Back-estimation of norovirus infections through wastewater-based epidemiology: A systematic review and parameter sensitivity
The amount of norovirus RNA (Ribonucleic Acid) in raw wastewater, collected from a wastewater treatment plant (WWTP), can provide an indication of disease prevalence within the sampled catchment. However, an accurate back-estimation might be impeded by the uncertainties from in-sewer/in-sample degradation of viral RNA, variable shedding magnitude, and difficulties in measurement within raw wastewater. The current study reviewed the published literature regarding the factors of norovirus shedding, viral RNA decay in wastewater, and the occurrence of norovirus RNA in raw wastewater based on molecular detection. Sensitivity analysis for WBE back-estimation was conducted using the reported data of the factors mentioned above considering different viral loads in wastewater samples. It was found that the back-estimation is more sensitive to analytical detection uncertainty than shedding variability for norovirus. Although seasonal temperature change can lead to variation of decay rates and may influence the sensitivity of this pathogen-specific parameter, decay rates of norovirus RNA contribute negligibly to the variance in estimating disease prevalence, based on the available data from decay experiments in bulk wastewater under different temperatures. However, the effects of in-sewer transportation on viral RNA decay and retardation by sewer biofilms on pipe surfaces are largely unknown. Given the highest uncertainty from analytical measurement by molecular methods and complexity of in-sewer processes that norovirus experienced during the transportation to WWTP, future investigations are encouraged to improve the accuracy of viral RNA detection in wastewater and delineate viral retardation/interactions with wastewater biofilms in real sewers.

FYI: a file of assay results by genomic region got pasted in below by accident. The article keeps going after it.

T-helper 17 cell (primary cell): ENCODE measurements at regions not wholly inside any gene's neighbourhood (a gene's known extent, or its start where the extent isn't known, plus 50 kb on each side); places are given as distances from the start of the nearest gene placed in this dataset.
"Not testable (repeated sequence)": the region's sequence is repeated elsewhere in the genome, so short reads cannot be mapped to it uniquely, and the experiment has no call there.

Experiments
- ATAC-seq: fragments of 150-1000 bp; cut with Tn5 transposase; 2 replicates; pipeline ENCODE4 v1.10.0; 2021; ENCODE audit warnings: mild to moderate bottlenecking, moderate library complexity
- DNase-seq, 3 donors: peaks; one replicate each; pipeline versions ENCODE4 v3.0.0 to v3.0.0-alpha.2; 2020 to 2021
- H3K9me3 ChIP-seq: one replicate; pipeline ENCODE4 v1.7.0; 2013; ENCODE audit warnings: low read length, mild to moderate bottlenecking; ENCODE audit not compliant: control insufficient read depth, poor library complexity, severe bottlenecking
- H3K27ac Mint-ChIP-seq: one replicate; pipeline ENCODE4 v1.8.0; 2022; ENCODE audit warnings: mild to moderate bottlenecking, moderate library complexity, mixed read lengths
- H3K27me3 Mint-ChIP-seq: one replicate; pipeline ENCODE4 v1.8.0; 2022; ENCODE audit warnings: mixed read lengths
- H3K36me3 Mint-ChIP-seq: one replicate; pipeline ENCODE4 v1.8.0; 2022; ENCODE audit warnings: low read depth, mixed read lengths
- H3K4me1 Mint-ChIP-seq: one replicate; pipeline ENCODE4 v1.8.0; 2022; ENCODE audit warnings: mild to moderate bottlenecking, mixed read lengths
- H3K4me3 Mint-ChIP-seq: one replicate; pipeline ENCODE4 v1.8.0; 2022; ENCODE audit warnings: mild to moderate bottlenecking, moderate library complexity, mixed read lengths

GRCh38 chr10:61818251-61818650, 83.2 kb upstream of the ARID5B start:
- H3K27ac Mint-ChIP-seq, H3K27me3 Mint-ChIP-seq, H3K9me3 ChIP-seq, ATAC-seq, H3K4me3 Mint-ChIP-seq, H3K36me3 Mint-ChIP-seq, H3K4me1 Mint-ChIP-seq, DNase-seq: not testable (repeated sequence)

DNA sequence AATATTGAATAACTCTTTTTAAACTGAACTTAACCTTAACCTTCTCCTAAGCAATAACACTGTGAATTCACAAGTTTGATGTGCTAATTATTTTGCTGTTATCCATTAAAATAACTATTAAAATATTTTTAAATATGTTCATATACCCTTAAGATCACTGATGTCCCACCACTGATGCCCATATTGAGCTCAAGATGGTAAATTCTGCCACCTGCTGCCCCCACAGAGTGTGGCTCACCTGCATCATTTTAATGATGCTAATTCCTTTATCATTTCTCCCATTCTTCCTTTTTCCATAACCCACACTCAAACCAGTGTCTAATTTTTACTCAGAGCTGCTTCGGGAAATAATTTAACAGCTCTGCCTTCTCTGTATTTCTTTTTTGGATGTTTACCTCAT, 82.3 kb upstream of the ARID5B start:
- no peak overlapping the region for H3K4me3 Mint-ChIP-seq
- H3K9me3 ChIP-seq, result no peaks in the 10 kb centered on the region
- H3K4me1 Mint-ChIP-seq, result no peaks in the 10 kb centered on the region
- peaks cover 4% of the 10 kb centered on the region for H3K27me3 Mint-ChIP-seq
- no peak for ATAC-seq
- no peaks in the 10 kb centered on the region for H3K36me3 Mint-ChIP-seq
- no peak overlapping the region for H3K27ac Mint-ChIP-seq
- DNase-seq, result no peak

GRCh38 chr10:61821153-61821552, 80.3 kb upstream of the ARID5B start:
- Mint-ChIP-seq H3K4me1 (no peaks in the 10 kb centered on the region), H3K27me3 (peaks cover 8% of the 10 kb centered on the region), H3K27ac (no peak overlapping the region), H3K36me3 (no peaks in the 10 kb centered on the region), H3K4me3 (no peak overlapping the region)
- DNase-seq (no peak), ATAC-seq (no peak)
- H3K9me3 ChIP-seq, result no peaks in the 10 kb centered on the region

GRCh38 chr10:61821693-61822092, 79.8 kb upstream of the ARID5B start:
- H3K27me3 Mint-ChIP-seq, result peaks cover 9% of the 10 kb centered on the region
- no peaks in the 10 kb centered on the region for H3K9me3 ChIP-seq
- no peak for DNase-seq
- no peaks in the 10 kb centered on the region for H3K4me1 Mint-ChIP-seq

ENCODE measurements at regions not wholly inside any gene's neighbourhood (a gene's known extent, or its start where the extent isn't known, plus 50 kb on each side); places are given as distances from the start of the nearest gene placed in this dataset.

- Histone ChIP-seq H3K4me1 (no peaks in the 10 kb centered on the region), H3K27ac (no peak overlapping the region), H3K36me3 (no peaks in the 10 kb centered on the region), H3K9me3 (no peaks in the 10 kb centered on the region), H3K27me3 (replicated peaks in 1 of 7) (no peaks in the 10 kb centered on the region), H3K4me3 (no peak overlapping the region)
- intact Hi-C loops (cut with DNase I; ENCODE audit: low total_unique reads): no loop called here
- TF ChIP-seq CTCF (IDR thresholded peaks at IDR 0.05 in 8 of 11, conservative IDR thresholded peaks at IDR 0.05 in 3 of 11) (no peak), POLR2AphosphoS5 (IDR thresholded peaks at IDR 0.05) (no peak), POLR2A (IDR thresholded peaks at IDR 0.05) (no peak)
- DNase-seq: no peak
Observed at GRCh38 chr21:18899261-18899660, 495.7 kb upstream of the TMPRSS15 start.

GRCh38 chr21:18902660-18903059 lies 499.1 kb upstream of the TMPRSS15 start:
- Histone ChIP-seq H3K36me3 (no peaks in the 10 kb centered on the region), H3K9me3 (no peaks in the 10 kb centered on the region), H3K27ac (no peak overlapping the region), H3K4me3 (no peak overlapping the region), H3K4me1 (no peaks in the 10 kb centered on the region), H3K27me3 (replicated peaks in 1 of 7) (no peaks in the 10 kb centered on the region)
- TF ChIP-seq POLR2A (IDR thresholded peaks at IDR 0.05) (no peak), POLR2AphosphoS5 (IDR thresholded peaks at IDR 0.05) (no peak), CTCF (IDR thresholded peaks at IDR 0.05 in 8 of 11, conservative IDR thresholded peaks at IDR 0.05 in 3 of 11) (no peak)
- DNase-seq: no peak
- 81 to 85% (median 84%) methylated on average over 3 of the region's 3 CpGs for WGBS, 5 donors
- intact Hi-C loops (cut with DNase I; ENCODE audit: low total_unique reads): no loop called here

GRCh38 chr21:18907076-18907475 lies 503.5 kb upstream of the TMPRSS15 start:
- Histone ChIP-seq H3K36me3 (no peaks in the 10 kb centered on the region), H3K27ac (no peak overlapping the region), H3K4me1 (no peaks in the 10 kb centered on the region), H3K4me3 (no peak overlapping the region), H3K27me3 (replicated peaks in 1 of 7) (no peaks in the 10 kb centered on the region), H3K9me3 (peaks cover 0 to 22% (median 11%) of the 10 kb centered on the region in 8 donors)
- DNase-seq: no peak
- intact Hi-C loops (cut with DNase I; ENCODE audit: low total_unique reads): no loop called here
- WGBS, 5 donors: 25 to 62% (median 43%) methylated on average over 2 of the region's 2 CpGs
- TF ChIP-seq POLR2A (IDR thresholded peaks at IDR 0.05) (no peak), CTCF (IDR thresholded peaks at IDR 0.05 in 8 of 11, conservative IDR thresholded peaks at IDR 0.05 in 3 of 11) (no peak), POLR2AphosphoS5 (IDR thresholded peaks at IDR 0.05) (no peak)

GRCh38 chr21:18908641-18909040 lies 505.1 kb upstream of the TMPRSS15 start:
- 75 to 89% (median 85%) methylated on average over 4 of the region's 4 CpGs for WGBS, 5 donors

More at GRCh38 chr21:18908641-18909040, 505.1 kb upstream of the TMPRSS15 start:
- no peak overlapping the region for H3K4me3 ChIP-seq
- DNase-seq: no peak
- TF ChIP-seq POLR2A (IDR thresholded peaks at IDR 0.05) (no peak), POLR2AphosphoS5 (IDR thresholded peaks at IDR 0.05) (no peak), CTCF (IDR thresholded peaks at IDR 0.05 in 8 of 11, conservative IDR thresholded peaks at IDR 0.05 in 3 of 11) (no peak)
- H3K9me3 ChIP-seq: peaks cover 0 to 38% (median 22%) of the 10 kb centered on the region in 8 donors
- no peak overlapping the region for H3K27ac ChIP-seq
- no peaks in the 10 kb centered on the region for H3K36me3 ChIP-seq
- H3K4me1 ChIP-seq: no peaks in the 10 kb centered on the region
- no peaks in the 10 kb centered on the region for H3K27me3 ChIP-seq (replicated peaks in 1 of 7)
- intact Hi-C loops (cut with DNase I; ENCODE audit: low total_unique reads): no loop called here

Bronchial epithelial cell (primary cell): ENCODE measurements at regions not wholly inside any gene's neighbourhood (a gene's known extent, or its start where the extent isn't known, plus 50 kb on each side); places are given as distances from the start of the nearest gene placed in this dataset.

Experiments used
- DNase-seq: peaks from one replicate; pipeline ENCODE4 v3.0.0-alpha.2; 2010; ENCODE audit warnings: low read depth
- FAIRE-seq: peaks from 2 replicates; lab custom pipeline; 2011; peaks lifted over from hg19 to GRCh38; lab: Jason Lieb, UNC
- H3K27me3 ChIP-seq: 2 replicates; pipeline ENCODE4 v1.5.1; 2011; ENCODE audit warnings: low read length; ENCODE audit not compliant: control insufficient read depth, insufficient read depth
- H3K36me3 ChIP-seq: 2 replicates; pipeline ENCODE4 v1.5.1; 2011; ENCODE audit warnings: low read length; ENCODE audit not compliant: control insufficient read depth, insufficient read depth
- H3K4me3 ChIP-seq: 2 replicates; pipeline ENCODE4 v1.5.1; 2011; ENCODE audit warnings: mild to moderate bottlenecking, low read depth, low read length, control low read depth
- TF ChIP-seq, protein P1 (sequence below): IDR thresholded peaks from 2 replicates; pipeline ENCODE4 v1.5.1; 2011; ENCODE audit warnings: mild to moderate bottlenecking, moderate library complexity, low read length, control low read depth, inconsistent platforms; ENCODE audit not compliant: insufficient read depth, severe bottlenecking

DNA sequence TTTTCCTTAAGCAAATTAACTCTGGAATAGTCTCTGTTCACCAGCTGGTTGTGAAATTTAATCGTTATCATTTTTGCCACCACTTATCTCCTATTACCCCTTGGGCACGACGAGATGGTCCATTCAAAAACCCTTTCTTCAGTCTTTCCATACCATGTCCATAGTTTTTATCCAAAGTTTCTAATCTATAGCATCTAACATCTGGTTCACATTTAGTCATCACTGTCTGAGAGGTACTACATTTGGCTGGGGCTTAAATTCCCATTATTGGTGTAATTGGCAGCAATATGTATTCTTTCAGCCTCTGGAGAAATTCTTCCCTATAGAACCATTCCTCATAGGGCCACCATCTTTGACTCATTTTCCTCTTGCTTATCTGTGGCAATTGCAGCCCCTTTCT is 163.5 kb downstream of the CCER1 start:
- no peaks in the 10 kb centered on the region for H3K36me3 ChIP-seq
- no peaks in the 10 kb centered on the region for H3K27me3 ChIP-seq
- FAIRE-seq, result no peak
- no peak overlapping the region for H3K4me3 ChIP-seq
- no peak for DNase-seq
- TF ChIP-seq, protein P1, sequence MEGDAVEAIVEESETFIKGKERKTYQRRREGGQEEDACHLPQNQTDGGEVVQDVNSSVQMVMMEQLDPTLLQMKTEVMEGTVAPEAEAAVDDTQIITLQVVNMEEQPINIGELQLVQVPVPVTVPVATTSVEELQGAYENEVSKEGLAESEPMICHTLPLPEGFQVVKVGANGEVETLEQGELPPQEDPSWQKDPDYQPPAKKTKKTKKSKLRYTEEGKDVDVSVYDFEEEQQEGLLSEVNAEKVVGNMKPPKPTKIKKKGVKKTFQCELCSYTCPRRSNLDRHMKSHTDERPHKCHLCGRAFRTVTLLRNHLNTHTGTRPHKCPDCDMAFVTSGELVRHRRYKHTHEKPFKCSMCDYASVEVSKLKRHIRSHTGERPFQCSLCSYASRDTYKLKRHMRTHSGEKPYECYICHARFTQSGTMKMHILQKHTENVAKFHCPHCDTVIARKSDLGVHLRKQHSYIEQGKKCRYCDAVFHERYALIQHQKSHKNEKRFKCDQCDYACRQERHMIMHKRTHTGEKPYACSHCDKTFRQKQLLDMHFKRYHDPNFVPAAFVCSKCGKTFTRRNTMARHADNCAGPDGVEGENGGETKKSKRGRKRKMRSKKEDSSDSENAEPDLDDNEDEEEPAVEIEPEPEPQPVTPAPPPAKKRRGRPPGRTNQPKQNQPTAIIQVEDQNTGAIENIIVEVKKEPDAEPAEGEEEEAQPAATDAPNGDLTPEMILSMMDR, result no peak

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Australian Research Council